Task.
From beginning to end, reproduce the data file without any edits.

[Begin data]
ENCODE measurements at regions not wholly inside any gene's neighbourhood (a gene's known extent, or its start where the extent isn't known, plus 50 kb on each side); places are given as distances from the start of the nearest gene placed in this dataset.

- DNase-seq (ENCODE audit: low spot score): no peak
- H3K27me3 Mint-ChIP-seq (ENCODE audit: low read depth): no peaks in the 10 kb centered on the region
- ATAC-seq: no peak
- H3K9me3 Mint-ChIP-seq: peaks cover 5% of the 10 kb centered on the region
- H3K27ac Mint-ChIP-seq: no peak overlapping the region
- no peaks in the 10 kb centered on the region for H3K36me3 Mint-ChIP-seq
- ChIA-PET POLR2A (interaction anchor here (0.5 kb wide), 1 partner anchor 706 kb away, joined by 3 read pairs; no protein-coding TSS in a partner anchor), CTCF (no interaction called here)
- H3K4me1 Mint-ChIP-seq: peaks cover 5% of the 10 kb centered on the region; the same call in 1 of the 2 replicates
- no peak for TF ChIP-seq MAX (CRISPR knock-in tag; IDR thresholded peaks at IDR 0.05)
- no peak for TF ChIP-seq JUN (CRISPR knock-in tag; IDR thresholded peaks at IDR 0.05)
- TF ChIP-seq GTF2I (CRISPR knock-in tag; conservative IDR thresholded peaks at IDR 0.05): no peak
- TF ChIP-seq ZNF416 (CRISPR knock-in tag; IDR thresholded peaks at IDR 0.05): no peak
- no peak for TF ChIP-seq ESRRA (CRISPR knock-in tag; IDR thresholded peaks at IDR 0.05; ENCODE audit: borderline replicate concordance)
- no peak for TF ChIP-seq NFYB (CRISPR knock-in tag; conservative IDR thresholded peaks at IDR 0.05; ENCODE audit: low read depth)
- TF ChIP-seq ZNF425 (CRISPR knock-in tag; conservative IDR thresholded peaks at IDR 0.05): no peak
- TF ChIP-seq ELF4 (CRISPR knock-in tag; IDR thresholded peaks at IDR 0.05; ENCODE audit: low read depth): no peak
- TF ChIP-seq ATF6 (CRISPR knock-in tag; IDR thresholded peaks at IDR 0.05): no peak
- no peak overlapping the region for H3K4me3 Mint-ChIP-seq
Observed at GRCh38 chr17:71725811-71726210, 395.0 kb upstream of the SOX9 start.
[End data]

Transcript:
ENCODE measurements at regions not wholly inside any gene's neighbourhood (a gene's known extent, or its start where the extent isn't known, plus 50 kb on each side); places are given as distances from the start of the nearest gene placed in this dataset.

- DNase-seq (ENCODE audit: low spot score): no peak
- H3K27me3 Mint-ChIP-seq (ENCODE audit: low read depth): no peaks in the 10 kb centered on the region
- ATAC-seq: no peak
- H3K9me3 Mint-ChIP-seq: peaks cover 5% of the 10 kb centered on the region
- H3K27ac Mint-ChIP-seq: no peak overlapping the region
- no peaks in the 10 kb centered on the region for H3K36me3 Mint-ChIP-seq
- ChIA-PET POLR2A (interaction anchor here (0.5 kb wide), 1 partner anchor 706 kb away, joined by 3 read pairs; no protein-coding TSS in a partner anchor), CTCF (no interaction called here)
- H3K4me1 Mint-ChIP-seq: peaks cover 5% of the 10 kb centered on the region; the same call in 1 of the 2 replicates
- no peak for TF ChIP-seq MAX (CRISPR knock-in tag; IDR thresholded peaks at IDR 0.05)
- no peak for TF ChIP-seq JUN (CRISPR knock-in tag; IDR thresholded peaks at IDR 0.05)
- TF ChIP-seq GTF2I (CRISPR knock-in tag; conservative IDR thresholded peaks at IDR 0.05): no peak
- TF ChIP-seq ZNF416 (CRISPR knock-in tag; IDR thresholded peaks at IDR 0.05): no peak
- no peak for TF ChIP-seq ESRRA (CRISPR knock-in tag; IDR thresholded peaks at IDR 0.05; ENCODE audit: borderline replicate concordance)
- no peak for TF ChIP-seq NFYB (CRISPR knock-in tag; conservative IDR thresholded peaks at IDR 0.05; ENCODE audit: low read depth)
- TF ChIP-seq ZNF425 (CRISPR knock-in tag; conservative IDR thresholded peaks at IDR 0.05): no peak
- TF ChIP-seq ELF4 (CRISPR knock-in tag; IDR thresholded peaks at IDR 0.05; ENCODE audit: low read depth): no peak
- TF ChIP-seq ATF6 (CRISPR knock-in tag; IDR thresholded peaks at IDR 0.05): no peak
- no peak overlapping the region for H3K4me3 Mint-ChIP-seq
Observed at GRCh38 chr17:71725811-71726210, 395.0 kb upstream of the SOX9 start.